A nice piece I read this morning in Philosophy Now, contains a quote which largely summarises my endeavours at work this week:
It is futile to do with more things that which can be done with fewer.
Ascribed to William of Ockham, who lived from c1285 to 1348 – it is as true in the modern world of work as it no doubt was in a medieval monastery.
Here’s a little of what writer Terence Green has to say about Ockham in Philosophy Now [which at just £17 for a year’s subscription would comfortably pass Green’s excise the excess Ockham test]:
William from Ockham (or Occam), an otherwise obscure village in Surrey, England, was the greatest philosopher of the fourteenth century. Known as the Doctor Invincibilis, he didn’t care whom he offended, and with his rough and ready style of argument, he offended plenty of people – which eventually got him into big trouble.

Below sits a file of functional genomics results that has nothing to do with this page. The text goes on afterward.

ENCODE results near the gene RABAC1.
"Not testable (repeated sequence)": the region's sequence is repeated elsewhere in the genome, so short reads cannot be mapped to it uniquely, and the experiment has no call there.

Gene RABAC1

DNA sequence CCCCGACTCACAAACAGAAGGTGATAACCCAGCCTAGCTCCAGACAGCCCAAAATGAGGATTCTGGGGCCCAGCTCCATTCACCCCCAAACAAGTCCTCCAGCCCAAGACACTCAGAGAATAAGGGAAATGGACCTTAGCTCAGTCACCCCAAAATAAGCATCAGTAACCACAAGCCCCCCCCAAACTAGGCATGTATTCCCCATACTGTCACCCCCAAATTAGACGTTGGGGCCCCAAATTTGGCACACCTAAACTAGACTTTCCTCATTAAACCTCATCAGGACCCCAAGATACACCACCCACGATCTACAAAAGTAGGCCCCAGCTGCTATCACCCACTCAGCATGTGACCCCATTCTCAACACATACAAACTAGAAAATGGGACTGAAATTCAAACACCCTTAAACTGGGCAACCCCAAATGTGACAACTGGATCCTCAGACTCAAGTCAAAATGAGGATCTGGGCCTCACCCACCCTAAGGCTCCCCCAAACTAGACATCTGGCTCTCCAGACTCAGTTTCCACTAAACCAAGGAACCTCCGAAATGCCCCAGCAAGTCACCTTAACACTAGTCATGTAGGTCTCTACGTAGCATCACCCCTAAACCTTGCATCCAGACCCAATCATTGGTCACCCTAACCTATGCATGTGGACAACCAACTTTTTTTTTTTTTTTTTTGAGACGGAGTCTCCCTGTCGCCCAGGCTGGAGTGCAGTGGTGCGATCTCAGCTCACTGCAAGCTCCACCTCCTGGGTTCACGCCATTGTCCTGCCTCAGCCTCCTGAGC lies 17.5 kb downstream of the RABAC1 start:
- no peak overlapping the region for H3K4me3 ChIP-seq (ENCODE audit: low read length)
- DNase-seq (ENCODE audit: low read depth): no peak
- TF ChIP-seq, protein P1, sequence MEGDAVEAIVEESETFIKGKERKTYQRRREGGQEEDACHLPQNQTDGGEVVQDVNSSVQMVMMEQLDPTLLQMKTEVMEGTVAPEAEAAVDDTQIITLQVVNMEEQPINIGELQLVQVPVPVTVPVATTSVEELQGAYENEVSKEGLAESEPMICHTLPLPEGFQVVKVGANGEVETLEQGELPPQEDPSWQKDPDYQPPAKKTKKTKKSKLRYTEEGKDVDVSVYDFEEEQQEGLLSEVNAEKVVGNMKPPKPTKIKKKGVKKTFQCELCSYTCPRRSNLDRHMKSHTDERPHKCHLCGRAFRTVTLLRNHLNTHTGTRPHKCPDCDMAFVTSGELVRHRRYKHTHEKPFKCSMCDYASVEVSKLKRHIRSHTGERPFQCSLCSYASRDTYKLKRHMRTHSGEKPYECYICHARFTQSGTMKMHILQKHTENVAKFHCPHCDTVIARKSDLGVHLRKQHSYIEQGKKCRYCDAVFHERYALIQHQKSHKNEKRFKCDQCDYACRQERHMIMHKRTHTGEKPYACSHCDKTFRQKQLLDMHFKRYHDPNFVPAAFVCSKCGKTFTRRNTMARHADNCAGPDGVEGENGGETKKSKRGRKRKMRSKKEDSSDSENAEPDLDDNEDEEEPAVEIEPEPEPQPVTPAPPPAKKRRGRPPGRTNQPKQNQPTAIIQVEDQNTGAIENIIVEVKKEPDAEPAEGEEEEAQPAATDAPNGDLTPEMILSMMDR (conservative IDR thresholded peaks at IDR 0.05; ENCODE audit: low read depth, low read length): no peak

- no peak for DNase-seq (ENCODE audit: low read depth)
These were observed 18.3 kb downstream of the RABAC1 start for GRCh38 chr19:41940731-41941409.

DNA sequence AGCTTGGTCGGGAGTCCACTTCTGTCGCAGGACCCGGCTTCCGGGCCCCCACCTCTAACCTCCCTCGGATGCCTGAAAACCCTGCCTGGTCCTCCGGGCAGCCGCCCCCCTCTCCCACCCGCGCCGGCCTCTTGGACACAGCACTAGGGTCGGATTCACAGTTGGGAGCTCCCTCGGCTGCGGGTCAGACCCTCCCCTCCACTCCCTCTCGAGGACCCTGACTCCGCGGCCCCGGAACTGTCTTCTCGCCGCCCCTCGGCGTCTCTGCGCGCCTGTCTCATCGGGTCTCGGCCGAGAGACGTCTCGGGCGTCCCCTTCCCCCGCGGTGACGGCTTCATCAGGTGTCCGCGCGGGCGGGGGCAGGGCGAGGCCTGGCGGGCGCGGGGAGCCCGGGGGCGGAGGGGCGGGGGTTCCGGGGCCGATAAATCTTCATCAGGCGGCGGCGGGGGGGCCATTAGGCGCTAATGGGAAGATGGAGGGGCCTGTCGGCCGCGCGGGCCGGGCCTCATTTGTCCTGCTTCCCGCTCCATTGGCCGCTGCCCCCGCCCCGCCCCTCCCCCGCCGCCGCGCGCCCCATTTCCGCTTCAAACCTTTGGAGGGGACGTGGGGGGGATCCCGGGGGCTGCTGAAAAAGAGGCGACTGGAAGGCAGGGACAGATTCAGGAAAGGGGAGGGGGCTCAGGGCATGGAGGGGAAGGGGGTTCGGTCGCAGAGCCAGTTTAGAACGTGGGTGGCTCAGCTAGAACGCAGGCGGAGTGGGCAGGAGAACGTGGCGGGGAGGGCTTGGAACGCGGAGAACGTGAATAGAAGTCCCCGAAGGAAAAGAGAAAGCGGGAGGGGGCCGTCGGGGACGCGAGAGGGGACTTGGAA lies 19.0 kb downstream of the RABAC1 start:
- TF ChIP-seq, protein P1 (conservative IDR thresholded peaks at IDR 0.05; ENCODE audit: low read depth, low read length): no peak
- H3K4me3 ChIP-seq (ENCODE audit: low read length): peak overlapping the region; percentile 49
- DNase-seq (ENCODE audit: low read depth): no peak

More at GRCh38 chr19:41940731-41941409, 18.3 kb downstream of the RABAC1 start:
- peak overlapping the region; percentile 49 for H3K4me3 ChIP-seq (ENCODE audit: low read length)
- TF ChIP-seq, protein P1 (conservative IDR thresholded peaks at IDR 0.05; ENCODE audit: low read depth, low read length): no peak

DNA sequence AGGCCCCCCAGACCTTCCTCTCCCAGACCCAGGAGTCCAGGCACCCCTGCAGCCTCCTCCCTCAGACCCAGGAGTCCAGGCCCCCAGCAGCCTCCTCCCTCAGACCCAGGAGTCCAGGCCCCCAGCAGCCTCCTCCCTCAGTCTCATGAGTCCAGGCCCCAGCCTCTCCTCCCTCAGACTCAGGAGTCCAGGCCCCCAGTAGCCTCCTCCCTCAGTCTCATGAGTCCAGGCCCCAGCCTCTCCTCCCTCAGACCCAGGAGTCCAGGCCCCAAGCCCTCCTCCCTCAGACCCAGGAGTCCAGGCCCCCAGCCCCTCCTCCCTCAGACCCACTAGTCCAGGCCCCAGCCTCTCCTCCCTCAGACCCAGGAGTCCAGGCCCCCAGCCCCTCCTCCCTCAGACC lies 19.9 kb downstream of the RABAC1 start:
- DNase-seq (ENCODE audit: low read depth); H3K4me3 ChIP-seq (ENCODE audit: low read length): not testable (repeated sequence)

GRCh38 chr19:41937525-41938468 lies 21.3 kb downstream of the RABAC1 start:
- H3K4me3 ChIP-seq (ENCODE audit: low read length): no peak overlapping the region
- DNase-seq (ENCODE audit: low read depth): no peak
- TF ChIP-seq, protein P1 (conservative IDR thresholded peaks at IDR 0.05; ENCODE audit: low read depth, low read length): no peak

He became a Franciscan monk, an order famous for its commitment to poverty. But this meant he was at risk of having idle hands (one of poverty’s unacknowledged benefits), and so doing the Devil’s work. To avoid this calamity, he wrote widely on logic, physics, and theology.
Today he is most often associated with ‘Ockham’s Razor’, his idea that explanations should be as simple as possible; alternative formulations of this principle include ‘Entities should not be multiplied beyond necessity’ and ‘It is futile to do with more things that which can be done with fewer’. Frankly, this is a good rule of thumb whatever you’re thinking about.
Having already been condemned as a heretic in 1326 for having unorthodox views, since he argued against Aquinas’s philosophy, he didn’t help himself when in 1328 he sided with those who argued against the Pope that Jesus and his disciples didn’t own any property. This was obviously a matter of considerable importance to the Pope, who owned a lot of property.
Seeing what was coming (imprisonment and execution), William took refuge with the Holy Roman Emperor in Bavaria. Excommunicated, but feeling a bit safer, he wrote polemics against the Pope’s claim to temporal power, thus emulating Dante.
The invincible teacher was finally beaten around 1347/48, probably by the Black Death. The Pope had died earlier, in 1334, still owning lots of property.
© Terence Green 2019